What's Next for Marian Hossa After Ending Up on the Wrong Side of the Cup Again?

Greg CaggianoSenior Writer IJune 13, 2009

You are a member of the Pittsburgh Penguins and your team just lost in the Stanley Cup Finals to the Detroit Red Wings.

All your life, you have dreamed of getting your name inscribed on one of the most valuable trophies in sports. You are also a free agent and when you sign your next contract, winning the Cup is all that is on your mind.

So the team that you came within two games of winning the Cup offers you a deal; a contract for eight years and an upwards of $56 million.

You play the waiting game, pondering all your options, but then decide to take a one-year deal of only $7 million to play for the team that just defeated yours.

You are now a member of the Red Wings, knowing your team has a great chance at winning the Cup, and you are right.

You have cruised all season long, enjoying great success and have now made it to the Finals for the second year in a row. But then your former team gets there as well.

That's right, the very same team that you ditched is the one you will be facing. No worries though, because you are a year older and a year wiser and will now for the first time in your life come through in the clutch; in the Finals, when your team needs you the most.

But then the nightmare of nightmares strikes and you find yourself not scoring a single goal in the finals and embarrassing yourself like you never thought possible.

The team you ran to has just lost, and you have now become a loser for two straight years on two different teams.

Sounds like a script out of Hollywood, doesn't it? Well, think again. For the Red Wings' Marian Hossa, he has felt heartache for two straight seasons now. His misery must be overwhelming.

Following last season's defeat of the Penguins, the entire hockey world expected Hossa to sign with Pittsburgh, with an eight-year deal reported to have been offered. He only played twelve regular season games but proved to be a major deadline acquisition on Ray Shero's part.

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The team came so close to a Cup victory so it was almost a guarantee that Hossa would stay, especially after what Pittsburgh gave up in return.

But Hossa does not stay; he does the unthinkable and turns down all that money for one reason and one reason only, and that is to win the Stanley Cup.

I cannot even imagine what is going through his head right now, which leads me to ask, should he just retire from the NHL?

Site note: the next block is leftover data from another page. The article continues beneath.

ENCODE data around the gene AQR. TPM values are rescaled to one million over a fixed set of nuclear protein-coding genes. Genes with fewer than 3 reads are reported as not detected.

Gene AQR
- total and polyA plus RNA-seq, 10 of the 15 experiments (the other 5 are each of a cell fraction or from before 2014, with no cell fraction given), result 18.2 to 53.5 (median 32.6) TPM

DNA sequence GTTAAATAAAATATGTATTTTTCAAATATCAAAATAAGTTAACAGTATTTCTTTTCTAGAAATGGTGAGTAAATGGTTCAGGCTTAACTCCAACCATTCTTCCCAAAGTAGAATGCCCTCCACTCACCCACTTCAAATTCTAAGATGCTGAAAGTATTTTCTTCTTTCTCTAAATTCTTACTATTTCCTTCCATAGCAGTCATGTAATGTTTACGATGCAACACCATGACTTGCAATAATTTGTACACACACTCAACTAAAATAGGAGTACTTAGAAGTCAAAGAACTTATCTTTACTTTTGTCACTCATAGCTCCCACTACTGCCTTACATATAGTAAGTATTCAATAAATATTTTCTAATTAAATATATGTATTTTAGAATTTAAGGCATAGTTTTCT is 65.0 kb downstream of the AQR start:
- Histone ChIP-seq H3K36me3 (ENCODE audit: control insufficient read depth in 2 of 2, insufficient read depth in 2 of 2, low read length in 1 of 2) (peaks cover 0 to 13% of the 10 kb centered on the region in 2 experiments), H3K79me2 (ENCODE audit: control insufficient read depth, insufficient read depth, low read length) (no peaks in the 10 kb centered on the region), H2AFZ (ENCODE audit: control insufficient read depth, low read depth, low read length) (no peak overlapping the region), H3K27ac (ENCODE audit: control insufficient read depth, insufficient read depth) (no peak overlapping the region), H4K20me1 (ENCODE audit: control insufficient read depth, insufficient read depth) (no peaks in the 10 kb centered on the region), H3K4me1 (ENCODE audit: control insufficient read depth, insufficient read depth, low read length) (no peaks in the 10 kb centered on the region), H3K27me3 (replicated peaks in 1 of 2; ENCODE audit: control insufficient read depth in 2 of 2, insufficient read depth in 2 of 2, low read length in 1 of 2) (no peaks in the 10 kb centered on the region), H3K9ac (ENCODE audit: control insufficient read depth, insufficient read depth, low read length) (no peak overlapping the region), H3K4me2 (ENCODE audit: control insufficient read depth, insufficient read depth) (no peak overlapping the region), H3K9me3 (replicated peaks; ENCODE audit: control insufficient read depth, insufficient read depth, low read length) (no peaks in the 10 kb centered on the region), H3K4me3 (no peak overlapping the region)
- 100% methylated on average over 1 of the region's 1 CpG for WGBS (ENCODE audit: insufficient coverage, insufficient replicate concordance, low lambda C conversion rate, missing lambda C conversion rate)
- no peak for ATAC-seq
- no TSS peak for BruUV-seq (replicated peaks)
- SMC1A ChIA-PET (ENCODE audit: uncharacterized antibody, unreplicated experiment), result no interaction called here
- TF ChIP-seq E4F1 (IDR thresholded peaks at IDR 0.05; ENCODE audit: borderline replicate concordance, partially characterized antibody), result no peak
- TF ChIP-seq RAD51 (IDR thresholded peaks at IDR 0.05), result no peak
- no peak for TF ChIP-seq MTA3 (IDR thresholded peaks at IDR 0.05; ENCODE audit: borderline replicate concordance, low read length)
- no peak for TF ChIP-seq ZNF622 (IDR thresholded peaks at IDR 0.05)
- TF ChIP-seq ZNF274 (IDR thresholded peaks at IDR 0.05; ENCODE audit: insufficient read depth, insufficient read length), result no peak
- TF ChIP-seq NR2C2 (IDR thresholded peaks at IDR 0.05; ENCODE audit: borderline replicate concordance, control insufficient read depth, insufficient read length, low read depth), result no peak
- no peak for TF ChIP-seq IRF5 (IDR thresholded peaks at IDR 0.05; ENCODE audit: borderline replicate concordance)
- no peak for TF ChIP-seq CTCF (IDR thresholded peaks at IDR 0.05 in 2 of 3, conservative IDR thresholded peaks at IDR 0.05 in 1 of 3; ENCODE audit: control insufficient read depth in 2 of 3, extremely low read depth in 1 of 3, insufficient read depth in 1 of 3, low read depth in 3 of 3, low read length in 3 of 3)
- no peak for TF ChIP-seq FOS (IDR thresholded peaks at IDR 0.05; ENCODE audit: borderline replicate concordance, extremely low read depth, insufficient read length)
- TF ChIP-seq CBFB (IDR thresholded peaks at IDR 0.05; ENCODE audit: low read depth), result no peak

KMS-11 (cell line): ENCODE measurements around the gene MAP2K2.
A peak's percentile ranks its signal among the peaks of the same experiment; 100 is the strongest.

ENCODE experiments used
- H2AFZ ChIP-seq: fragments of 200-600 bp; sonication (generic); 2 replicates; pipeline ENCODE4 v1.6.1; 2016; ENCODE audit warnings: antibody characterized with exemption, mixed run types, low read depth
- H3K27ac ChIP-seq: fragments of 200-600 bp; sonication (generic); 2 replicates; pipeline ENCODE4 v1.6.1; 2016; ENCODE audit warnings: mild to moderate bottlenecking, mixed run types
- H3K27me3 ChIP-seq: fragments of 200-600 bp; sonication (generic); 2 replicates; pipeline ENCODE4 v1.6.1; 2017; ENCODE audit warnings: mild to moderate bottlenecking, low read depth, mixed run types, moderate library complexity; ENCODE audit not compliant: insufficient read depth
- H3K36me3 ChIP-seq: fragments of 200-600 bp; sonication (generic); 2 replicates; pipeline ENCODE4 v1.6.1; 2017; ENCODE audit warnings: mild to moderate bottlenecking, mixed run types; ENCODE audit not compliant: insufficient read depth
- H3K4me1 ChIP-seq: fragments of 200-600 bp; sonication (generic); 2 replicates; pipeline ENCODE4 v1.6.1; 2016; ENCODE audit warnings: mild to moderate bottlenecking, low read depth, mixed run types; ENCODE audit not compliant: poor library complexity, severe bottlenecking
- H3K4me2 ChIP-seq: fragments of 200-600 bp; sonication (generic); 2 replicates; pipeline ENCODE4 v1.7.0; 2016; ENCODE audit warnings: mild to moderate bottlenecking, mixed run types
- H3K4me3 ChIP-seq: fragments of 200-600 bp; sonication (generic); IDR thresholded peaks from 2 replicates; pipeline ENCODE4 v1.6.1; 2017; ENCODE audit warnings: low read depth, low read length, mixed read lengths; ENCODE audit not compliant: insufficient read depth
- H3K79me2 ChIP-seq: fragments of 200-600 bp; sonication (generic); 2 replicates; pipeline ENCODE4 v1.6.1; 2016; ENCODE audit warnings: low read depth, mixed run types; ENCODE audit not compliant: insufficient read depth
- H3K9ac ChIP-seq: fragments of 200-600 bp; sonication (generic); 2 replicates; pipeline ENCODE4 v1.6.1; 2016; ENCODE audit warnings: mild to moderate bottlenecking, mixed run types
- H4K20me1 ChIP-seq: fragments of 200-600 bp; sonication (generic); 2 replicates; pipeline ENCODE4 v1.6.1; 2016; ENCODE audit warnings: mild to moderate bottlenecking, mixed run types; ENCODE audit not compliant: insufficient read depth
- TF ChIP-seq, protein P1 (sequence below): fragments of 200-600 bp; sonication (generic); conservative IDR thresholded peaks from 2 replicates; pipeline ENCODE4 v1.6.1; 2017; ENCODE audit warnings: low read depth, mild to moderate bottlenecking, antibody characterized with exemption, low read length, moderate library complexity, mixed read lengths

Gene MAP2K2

Obviously he won't, because there will be some team out there (if not the Red Wings) that will lock him up long term for an egregious amount of money.

For the first time in a while, a player wanted winning more than money. For the first time in a while, that choice has come up empty. When he first signed with Detroit, I thought, "Wow, there is finally a player not in this for the money."

How ethical a thought. But maybe, in this world it's better not to have ethics, but to just take the money, because you never know what the reward will be.

This picture here, perfectly captures the moment of the final buzzer sounding, and the Penguins jumping in celebration while Hossa skates away in disgust.

They say a picture is worth a thousand words, but if you are Marian Hossa right now, it may be worth a thousand tears.

But there are two sides to this; do we feel sorry for Hossa because he has now experienced shortcomings for two straight seasons in unbelievable circumstances?

Or do we laugh in his face for being a traitor to his team and jumping ship faster then passengers on the Titanic?

I will leave that up to you to decide. I was rooting hard for the Red Wings, but I will look at this particular situation impartially because I still don't know what think. Truly, this was one for the ages.

Photo credit to the graphic design genius; the enigmatic and egregious Phil Kocher. View the whole picture here.

Greg Caggiano is a writer on Bleacher Report covering the New York Rangers. He has a New York area sports teams blog called Metro-Sports, where you can read great articles about all professional sports teams that play in the area by a dedicated team of young writers.

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